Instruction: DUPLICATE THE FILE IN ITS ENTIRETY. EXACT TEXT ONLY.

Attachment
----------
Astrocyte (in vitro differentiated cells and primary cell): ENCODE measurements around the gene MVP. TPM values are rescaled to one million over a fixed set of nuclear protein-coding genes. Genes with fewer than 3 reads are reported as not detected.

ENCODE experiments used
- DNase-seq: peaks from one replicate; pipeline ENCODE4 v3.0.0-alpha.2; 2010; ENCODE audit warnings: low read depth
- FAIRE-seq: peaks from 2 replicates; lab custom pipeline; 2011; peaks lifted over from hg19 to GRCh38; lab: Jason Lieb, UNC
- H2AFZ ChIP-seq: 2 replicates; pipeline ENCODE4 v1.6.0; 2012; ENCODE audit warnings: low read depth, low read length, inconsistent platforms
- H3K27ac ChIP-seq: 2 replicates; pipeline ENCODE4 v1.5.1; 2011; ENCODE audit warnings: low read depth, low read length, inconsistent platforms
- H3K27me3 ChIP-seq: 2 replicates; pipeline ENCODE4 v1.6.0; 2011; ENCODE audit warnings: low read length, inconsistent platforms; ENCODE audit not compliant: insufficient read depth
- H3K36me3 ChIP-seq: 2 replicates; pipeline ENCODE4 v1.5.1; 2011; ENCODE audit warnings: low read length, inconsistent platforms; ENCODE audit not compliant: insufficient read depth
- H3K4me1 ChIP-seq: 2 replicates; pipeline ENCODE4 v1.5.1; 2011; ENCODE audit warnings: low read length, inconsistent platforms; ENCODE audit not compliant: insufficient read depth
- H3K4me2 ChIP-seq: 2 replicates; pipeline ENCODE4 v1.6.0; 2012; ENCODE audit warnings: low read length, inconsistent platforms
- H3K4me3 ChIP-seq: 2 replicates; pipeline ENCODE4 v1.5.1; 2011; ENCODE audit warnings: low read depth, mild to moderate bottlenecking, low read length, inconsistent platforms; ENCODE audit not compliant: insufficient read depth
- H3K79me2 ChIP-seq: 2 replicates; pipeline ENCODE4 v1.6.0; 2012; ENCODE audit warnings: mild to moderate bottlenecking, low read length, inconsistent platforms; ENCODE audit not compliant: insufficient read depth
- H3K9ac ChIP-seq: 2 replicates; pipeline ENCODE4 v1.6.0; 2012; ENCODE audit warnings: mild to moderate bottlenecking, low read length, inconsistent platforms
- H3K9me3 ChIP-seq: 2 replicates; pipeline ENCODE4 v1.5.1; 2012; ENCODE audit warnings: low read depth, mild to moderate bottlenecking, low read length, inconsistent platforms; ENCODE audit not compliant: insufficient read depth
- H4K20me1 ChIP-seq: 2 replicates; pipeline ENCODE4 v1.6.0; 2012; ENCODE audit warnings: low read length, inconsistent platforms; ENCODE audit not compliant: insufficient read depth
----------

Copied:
Astrocyte (in vitro differentiated cells and primary cell): ENCODE measurements around the gene MVP. TPM values are rescaled to one million over a fixed set of nuclear protein-coding genes. Genes with fewer than 3 reads are reported as not detected.

ENCODE experiments used
- DNase-seq: peaks from one replicate; pipeline ENCODE4 v3.0.0-alpha.2; 2010; ENCODE audit warnings: low read depth
- FAIRE-seq: peaks from 2 replicates; lab custom pipeline; 2011; peaks lifted over from hg19 to GRCh38; lab: Jason Lieb, UNC
- H2AFZ ChIP-seq: 2 replicates; pipeline ENCODE4 v1.6.0; 2012; ENCODE audit warnings: low read depth, low read length, inconsistent platforms
- H3K27ac ChIP-seq: 2 replicates; pipeline ENCODE4 v1.5.1; 2011; ENCODE audit warnings: low read depth, low read length, inconsistent platforms
- H3K27me3 ChIP-seq: 2 replicates; pipeline ENCODE4 v1.6.0; 2011; ENCODE audit warnings: low read length, inconsistent platforms; ENCODE audit not compliant: insufficient read depth
- H3K36me3 ChIP-seq: 2 replicates; pipeline ENCODE4 v1.5.1; 2011; ENCODE audit warnings: low read length, inconsistent platforms; ENCODE audit not compliant: insufficient read depth
- H3K4me1 ChIP-seq: 2 replicates; pipeline ENCODE4 v1.5.1; 2011; ENCODE audit warnings: low read length, inconsistent platforms; ENCODE audit not compliant: insufficient read depth
- H3K4me2 ChIP-seq: 2 replicates; pipeline ENCODE4 v1.6.0; 2012; ENCODE audit warnings: low read length, inconsistent platforms
- H3K4me3 ChIP-seq: 2 replicates; pipeline ENCODE4 v1.5.1; 2011; ENCODE audit warnings: low read depth, mild to moderate bottlenecking, low read length, inconsistent platforms; ENCODE audit not compliant: insufficient read depth
- H3K79me2 ChIP-seq: 2 replicates; pipeline ENCODE4 v1.6.0; 2012; ENCODE audit warnings: mild to moderate bottlenecking, low read length, inconsistent platforms; ENCODE audit not compliant: insufficient read depth
- H3K9ac ChIP-seq: 2 replicates; pipeline ENCODE4 v1.6.0; 2012; ENCODE audit warnings: mild to moderate bottlenecking, low read length, inconsistent platforms
- H3K9me3 ChIP-seq: 2 replicates; pipeline ENCODE4 v1.5.1; 2012; ENCODE audit warnings: low read depth, mild to moderate bottlenecking, low read length, inconsistent platforms; ENCODE audit not compliant: insufficient read depth
- H4K20me1 ChIP-seq: 2 replicates; pipeline ENCODE4 v1.6.0; 2012; ENCODE audit warnings: low read length, inconsistent platforms; ENCODE audit not compliant: insufficient read depth